Time-To-Failure Prediction of Fine-Grained Soil Slopes Subject to Weather-Driven Deterioration

Soil slopes used to support road, rail and, flood defense infrastructure experience a suite of weather-driven deterioration processes that lead to a progressive loss of hydromechanical performance: micro- and macro-scale deformation, changes in soil-water retentivity, and loss of strength. This progressive deterioration eventually leads to failures whose consequences can be severe and costly. The aim of this project is to forecast the time to failure of aging, deteriorating fine-grained soil slopes supporting transportation infrastructure through advanced computational  modeling capable of simulating the long-term, weather-driven hydromechanical behavior of soil slopes. The specific objectives of this project include (1) review and evaluation of existing slope deterioration models that are used by infrastructure stakeholders in California; (2) development of a database of well-documented slope failure case studies, possibly for a range of infrastructure types, to validate the computer models; (3) development of computer models for the slope failure case studies; and (4) development of practical charts that can be readily used by infrastructure stakeholders to manage their infrastructure assets. The project features development of an undergraduate research group in civil engineering deterioration that provides opportunities for undergraduate students to partake in applied research during their undergraduate studies and prepare the rising generations of civil engineers for the nation’s current challenges.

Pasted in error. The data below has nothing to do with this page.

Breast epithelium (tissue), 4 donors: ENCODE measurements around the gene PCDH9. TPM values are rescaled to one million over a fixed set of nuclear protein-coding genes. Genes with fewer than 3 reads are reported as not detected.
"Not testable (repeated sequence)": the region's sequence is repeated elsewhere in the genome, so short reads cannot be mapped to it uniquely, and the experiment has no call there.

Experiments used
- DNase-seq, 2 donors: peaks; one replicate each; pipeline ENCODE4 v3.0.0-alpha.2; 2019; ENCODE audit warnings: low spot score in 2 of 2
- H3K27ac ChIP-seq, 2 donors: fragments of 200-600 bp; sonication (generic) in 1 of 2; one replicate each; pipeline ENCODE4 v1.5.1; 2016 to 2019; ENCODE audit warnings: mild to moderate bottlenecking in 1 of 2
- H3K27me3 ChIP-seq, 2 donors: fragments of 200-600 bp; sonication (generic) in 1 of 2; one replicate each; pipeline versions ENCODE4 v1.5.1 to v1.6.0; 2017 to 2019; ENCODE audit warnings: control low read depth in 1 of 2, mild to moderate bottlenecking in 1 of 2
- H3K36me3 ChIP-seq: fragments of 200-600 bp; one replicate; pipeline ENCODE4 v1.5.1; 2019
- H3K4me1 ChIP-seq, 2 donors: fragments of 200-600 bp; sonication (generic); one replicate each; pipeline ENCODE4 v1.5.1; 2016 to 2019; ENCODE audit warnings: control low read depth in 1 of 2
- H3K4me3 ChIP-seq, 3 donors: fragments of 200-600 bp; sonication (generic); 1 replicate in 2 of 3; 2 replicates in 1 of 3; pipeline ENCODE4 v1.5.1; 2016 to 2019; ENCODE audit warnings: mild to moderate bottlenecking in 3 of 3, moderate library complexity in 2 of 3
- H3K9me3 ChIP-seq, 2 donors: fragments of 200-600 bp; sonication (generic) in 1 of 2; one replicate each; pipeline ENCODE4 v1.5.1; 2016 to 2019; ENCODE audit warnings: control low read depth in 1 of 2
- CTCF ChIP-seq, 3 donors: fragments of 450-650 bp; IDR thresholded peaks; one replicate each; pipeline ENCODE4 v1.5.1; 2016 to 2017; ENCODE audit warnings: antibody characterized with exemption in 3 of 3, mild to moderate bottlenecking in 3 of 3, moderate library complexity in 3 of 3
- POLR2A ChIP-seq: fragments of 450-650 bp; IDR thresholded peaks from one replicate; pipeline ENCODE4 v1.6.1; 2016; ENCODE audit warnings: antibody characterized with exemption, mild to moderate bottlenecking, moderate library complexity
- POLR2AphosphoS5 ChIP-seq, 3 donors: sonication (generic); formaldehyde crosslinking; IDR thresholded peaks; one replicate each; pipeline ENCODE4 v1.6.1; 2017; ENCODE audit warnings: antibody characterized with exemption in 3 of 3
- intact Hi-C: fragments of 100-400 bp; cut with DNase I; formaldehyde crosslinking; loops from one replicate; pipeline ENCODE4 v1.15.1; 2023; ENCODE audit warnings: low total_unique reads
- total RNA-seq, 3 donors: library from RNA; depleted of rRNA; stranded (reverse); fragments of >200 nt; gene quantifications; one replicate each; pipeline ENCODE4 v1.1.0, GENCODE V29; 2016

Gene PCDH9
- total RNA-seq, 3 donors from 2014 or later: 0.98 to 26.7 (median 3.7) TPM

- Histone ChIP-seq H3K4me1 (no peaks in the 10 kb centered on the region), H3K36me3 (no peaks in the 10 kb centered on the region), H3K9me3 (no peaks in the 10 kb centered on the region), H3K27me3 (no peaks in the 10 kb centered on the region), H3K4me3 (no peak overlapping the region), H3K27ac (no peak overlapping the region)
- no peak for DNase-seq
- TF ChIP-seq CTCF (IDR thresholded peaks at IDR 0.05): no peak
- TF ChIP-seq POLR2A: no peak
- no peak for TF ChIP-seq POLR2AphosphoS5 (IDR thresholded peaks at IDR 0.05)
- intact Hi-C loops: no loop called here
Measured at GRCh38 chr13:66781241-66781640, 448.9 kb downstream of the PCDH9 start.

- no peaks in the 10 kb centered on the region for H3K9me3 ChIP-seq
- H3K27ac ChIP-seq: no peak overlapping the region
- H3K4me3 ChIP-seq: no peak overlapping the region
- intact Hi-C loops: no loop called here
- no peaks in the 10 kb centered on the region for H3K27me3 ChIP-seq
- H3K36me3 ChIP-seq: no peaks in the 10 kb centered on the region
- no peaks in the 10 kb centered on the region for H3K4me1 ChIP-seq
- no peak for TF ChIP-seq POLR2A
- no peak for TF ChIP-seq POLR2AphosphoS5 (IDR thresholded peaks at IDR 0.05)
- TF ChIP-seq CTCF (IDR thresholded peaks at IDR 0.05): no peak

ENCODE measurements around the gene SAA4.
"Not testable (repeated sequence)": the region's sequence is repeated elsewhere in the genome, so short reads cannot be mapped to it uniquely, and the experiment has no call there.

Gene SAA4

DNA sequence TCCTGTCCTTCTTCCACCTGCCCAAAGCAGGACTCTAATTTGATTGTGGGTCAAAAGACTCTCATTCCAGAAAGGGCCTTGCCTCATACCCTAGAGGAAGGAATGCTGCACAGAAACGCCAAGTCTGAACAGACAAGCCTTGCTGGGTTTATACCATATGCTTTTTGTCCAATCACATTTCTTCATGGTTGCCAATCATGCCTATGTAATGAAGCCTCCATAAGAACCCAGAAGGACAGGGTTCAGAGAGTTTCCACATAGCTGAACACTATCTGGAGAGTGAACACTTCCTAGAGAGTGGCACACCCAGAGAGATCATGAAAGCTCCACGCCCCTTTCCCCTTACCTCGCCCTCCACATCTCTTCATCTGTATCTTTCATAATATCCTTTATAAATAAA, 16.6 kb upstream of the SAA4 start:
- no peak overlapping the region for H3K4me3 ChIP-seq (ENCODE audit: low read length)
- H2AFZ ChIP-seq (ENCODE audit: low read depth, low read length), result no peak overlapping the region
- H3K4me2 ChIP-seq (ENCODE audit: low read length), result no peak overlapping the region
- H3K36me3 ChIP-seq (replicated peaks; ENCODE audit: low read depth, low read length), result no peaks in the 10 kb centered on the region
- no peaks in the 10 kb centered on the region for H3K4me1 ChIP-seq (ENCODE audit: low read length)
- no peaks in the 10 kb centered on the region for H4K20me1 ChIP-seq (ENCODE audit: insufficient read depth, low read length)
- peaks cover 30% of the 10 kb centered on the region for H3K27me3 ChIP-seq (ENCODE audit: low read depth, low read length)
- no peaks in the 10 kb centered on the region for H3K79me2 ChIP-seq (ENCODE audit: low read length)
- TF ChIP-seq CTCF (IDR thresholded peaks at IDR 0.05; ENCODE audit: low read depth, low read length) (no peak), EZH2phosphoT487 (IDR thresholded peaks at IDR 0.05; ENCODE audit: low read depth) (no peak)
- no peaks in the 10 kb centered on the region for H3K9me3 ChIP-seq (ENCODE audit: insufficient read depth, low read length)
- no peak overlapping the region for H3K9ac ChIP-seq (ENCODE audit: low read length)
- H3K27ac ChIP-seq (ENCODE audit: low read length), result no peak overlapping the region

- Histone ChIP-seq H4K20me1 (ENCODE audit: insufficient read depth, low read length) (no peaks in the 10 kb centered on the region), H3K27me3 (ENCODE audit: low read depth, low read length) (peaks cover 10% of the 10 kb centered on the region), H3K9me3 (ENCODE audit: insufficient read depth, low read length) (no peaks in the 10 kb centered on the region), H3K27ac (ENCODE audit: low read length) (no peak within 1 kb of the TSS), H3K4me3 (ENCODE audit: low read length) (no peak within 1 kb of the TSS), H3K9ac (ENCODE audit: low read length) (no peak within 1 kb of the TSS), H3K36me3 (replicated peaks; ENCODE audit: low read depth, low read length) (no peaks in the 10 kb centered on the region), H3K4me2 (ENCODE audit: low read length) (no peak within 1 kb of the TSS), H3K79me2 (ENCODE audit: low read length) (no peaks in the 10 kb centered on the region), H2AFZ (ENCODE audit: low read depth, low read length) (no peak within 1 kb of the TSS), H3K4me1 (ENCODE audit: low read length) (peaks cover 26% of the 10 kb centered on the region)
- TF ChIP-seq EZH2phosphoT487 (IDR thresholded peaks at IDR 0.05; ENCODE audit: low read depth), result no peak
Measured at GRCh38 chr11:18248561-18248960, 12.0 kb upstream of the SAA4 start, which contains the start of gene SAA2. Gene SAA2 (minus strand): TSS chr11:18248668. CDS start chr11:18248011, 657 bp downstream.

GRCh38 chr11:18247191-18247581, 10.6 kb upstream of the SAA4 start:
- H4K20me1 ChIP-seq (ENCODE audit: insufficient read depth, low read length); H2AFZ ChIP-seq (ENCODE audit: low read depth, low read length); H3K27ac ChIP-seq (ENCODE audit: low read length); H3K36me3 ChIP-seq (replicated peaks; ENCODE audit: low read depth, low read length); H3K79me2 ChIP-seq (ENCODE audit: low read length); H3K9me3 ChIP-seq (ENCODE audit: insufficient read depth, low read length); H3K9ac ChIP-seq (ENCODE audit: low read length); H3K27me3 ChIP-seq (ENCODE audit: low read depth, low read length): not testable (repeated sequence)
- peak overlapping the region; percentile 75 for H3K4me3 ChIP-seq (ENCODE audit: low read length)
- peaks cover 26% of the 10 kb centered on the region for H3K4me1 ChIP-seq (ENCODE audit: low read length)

Principal Investigator: 
Amr M. Morsy, Ph.D.
PI Contact Information: 


CSU Long Beach

April 2023
Impacts/Benefits of Implementation: 

The project aims to develop computational capabilities to quantify the remaining service life of slopes supporting transportation infrastructure assets. The model will provide quantitative estimates of the time to failure of infrastructure assets that will significantly improve the asset management systems used by infrastructure stakeholders and help them better allocate their resources and manage their aged, deteriorated infrastructure assets. The outcome of this research could be extended to serve not only the state of California, but nationally.

Project Number: 



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